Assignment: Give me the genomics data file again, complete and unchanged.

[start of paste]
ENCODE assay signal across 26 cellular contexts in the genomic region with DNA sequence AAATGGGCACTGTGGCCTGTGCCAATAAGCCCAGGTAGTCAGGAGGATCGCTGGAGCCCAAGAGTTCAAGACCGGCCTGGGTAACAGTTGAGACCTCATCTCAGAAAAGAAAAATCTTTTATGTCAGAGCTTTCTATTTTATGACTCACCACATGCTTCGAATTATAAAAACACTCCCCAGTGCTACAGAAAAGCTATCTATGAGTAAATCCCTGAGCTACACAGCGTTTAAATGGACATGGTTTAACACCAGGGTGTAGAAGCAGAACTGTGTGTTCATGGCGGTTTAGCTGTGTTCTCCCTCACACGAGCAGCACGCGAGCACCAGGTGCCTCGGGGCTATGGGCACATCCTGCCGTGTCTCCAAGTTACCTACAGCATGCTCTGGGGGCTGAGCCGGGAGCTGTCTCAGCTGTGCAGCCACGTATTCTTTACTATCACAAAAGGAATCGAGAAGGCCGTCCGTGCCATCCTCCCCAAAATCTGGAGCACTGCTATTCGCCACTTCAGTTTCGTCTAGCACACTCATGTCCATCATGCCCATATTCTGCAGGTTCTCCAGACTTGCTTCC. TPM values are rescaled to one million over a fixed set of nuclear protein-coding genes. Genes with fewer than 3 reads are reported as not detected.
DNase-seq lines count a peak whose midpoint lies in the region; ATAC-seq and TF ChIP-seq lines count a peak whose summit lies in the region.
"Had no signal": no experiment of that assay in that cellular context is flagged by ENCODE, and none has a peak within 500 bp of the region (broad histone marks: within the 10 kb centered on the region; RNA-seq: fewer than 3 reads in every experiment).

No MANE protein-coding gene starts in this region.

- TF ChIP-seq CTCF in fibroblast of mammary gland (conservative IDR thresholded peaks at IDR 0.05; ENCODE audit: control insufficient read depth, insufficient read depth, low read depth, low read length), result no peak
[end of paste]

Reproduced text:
ENCODE assay signal across 26 cellular contexts in the genomic region with DNA sequence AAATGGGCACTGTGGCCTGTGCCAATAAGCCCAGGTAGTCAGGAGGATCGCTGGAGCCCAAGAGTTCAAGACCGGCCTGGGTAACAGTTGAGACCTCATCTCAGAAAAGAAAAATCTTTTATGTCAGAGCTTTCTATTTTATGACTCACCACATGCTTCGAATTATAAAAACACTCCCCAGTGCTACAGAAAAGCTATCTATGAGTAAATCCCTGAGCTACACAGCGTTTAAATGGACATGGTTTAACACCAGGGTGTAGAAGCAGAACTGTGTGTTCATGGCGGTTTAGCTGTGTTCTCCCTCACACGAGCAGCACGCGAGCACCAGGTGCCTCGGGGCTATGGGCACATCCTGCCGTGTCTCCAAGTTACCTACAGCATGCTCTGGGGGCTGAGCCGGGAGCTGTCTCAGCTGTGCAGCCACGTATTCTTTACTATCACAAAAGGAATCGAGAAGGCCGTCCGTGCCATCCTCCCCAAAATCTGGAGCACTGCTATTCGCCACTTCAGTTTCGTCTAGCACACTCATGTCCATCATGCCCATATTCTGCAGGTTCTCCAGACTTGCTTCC. TPM values are rescaled to one million over a fixed set of nuclear protein-coding genes. Genes with fewer than 3 reads are reported as not detected.
DNase-seq lines count a peak whose midpoint lies in the region; ATAC-seq and TF ChIP-seq lines count a peak whose summit lies in the region.
"Had no signal": no experiment of that assay in that cellular context is flagged by ENCODE, and none has a peak within 500 bp of the region (broad histone marks: within the 10 kb centered on the region; RNA-seq: fewer than 3 reads in every experiment).

No MANE protein-coding gene starts in this region.

- TF ChIP-seq CTCF in fibroblast of mammary gland (conservative IDR thresholded peaks at IDR 0.05; ENCODE audit: control insufficient read depth, insufficient read depth, low read depth, low read length), result no peak